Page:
What did students think the objective of the day was?

Did they understand it?  To what degree?  Does it need more Reflection, Instruction, Practice?

Can students connect today’s lesson to a problem they might encounter?


Students have really nailed down Objectives of the Day, we all are really enjoying it and I will continue this every class.


I think I need to keep refreshing the memory and build connections between daily lessons, weekly work, and mathematical themes.  Students are too quick to forget things unless they interact with it.  Although right now at the beginning of the year students are “retraining” their brains for school, I am really impressed by their progress so far.


Connections are still a challenge.  They can adjust examples from class but are still working on the understanding needed to extend their thinking and adapt it for new situations.  I need to focus on this a bit more.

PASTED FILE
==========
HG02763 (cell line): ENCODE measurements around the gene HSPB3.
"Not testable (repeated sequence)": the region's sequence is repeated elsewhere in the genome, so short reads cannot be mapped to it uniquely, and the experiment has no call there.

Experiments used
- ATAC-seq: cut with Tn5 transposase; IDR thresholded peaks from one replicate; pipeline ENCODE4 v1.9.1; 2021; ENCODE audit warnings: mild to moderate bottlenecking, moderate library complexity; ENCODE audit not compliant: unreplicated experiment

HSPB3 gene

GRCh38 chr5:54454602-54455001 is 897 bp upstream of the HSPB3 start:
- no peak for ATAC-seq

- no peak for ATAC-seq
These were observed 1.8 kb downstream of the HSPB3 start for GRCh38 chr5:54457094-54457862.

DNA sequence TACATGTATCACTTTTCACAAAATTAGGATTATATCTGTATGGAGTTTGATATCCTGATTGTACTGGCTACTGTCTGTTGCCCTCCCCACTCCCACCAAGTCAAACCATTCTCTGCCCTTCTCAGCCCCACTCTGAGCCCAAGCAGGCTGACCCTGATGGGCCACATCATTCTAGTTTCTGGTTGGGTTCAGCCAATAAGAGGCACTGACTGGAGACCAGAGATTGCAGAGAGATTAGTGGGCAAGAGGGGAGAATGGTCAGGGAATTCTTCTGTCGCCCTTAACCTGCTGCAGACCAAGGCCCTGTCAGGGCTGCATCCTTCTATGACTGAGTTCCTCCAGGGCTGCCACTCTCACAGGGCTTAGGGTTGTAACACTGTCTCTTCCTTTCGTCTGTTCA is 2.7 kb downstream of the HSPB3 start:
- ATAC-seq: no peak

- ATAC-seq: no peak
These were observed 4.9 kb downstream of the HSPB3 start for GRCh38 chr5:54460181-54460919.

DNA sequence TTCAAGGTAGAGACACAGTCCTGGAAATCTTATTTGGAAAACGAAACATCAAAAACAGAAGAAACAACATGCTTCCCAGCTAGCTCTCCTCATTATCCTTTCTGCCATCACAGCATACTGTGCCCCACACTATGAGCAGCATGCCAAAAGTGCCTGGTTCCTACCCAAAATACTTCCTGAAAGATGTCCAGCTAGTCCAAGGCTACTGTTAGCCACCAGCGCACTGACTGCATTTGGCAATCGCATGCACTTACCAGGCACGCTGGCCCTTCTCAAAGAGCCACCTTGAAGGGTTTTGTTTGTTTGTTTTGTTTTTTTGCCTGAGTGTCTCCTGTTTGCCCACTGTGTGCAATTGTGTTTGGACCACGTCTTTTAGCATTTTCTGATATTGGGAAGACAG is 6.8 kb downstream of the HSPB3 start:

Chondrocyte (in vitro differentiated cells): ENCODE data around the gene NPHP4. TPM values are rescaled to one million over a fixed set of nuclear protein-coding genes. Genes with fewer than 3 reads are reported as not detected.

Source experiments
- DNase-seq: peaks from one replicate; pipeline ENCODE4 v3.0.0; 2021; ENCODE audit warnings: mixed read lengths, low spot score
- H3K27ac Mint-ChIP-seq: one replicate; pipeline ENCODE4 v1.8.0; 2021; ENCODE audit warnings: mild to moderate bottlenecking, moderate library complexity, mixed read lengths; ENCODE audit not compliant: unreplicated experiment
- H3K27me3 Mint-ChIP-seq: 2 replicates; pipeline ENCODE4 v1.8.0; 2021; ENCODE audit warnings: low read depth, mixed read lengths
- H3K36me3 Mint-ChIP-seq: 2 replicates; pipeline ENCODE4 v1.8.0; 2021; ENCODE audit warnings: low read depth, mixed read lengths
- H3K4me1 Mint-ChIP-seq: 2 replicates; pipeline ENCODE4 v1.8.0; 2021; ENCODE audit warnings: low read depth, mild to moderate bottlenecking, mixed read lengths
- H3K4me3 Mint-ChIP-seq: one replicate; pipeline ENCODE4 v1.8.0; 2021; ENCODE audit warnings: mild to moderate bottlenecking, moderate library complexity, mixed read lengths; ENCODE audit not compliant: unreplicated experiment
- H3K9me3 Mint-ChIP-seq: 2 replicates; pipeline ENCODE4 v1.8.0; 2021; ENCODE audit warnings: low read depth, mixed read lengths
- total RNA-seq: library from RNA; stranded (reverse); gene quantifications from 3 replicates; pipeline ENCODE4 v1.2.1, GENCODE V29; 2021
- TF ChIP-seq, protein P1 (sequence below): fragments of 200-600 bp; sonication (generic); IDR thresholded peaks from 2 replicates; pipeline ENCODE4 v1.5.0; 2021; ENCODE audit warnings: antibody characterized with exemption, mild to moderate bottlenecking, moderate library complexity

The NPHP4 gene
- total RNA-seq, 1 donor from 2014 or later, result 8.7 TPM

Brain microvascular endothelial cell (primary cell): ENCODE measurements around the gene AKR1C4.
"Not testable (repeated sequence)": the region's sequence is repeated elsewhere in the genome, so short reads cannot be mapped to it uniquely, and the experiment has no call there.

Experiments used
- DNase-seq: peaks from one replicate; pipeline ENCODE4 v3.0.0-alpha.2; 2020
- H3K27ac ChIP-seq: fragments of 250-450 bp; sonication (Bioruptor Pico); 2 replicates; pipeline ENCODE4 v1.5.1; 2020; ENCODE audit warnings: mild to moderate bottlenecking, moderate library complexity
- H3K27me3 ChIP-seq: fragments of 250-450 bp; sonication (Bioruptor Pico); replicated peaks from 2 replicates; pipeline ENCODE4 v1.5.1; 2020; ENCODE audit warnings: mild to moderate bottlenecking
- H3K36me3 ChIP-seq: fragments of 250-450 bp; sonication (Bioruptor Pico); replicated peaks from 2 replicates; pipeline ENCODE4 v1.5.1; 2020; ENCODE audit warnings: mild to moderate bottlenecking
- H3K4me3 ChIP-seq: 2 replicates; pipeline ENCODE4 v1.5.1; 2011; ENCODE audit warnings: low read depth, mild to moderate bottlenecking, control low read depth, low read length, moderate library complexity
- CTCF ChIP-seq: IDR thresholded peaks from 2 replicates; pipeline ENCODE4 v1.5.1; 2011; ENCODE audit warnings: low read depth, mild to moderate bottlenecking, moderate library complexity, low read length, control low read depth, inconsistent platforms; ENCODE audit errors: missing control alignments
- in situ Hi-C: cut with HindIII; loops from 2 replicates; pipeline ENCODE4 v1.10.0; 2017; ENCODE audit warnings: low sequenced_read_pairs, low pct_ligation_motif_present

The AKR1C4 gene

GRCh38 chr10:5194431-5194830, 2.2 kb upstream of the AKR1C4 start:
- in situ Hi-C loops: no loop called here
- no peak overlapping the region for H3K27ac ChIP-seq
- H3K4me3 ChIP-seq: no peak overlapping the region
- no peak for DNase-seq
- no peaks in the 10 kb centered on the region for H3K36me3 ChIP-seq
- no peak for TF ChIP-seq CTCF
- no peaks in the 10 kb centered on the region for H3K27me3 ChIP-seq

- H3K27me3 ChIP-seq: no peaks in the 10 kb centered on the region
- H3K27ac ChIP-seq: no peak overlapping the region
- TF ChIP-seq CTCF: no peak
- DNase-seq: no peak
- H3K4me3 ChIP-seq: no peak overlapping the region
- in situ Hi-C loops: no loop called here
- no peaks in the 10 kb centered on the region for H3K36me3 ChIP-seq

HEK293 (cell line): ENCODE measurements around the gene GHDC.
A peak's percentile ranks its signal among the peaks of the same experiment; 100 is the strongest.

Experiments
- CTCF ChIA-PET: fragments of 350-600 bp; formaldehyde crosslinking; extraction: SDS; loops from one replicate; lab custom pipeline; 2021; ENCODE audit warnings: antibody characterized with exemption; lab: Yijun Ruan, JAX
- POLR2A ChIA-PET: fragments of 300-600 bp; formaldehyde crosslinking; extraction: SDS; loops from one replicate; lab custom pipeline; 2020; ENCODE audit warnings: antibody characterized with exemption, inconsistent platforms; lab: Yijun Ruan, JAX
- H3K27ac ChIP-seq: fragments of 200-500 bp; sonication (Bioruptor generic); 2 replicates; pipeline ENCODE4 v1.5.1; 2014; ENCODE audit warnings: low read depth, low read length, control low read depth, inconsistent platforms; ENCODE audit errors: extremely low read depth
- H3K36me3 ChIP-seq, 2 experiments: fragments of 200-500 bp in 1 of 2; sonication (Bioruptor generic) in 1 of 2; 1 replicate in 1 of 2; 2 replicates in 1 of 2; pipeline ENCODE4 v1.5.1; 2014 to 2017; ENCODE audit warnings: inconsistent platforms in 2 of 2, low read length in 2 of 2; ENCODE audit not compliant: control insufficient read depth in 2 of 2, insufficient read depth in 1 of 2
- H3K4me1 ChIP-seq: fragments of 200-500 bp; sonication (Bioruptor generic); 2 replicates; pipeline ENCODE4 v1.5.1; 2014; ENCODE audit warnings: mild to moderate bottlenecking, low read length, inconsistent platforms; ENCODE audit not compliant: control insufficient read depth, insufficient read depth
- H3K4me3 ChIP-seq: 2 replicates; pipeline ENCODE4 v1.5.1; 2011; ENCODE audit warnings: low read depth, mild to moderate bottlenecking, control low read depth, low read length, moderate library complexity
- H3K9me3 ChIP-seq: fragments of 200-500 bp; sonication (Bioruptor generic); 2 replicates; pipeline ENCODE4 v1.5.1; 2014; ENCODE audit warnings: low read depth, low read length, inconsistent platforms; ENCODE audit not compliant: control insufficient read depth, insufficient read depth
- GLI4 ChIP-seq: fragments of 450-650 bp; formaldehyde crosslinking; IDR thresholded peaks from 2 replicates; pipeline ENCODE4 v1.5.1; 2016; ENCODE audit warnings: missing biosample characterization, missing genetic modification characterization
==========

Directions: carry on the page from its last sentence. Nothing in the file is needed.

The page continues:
Teacher Reflection 180: Day 4

What did I learn about my Math Class this week?

What did my students struggle with this week?

What did I do well  this week?

Where do I need to begin with this class next week?


Every class presents a new challenge for the year.  This year I did not know what to expect coming to a new district.  I found the kids to be much better than I anticipated, they are needy but they are willing to work with this strange new teacher on math that appears to be easier than what they expected.  I am still learning the internal pecking order of the kids, who to watch out for with peers, or with me.  I am starting to formulate a seating chart- students are showing me who they can and can’t sit by and productively work.